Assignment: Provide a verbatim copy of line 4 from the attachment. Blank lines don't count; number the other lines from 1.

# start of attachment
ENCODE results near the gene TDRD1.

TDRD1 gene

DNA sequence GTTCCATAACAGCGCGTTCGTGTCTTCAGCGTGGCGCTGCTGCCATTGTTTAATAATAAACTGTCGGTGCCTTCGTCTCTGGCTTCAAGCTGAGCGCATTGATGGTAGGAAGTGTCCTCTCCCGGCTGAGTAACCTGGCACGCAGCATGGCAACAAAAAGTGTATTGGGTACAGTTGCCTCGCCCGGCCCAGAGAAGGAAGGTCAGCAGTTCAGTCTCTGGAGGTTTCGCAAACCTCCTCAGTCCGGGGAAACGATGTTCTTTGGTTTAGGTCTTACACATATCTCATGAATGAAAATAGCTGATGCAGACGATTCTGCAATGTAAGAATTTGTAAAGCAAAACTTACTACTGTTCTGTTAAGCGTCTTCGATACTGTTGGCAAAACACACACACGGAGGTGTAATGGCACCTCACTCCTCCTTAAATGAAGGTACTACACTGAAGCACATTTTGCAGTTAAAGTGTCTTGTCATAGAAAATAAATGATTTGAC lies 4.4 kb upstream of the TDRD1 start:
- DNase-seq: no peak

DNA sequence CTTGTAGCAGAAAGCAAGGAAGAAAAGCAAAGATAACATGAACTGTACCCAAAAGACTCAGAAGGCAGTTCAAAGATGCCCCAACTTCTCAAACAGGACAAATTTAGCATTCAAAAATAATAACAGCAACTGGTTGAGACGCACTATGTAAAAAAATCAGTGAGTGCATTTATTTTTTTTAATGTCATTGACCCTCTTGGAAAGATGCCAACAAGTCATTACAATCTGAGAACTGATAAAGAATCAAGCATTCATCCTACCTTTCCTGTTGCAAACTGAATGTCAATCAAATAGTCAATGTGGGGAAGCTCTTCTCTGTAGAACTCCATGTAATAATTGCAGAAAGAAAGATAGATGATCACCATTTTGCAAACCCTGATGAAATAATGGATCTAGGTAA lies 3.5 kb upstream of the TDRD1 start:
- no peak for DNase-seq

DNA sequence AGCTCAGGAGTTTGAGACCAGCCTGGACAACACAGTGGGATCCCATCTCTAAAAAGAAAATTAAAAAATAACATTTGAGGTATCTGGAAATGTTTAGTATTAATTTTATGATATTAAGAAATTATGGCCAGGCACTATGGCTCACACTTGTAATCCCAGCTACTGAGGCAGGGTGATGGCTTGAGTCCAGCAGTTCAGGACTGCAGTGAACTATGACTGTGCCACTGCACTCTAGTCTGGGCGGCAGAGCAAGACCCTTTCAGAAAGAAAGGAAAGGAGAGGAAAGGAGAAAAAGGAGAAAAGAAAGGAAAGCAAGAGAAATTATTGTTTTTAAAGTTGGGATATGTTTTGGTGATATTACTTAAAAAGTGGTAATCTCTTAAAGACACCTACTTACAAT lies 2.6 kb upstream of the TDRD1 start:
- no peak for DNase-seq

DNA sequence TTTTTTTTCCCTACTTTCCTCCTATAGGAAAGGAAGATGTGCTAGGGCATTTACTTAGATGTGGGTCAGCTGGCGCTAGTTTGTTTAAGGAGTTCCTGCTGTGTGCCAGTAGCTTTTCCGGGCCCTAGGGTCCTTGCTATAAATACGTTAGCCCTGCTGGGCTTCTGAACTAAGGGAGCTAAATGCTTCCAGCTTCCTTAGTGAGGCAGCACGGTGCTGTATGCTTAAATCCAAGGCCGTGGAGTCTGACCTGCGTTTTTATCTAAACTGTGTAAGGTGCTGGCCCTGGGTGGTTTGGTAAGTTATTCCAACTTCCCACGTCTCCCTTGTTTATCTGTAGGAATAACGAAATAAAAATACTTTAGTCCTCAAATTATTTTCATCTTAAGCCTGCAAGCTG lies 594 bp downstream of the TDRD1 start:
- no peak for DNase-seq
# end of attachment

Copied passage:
- DNase-seq: no peak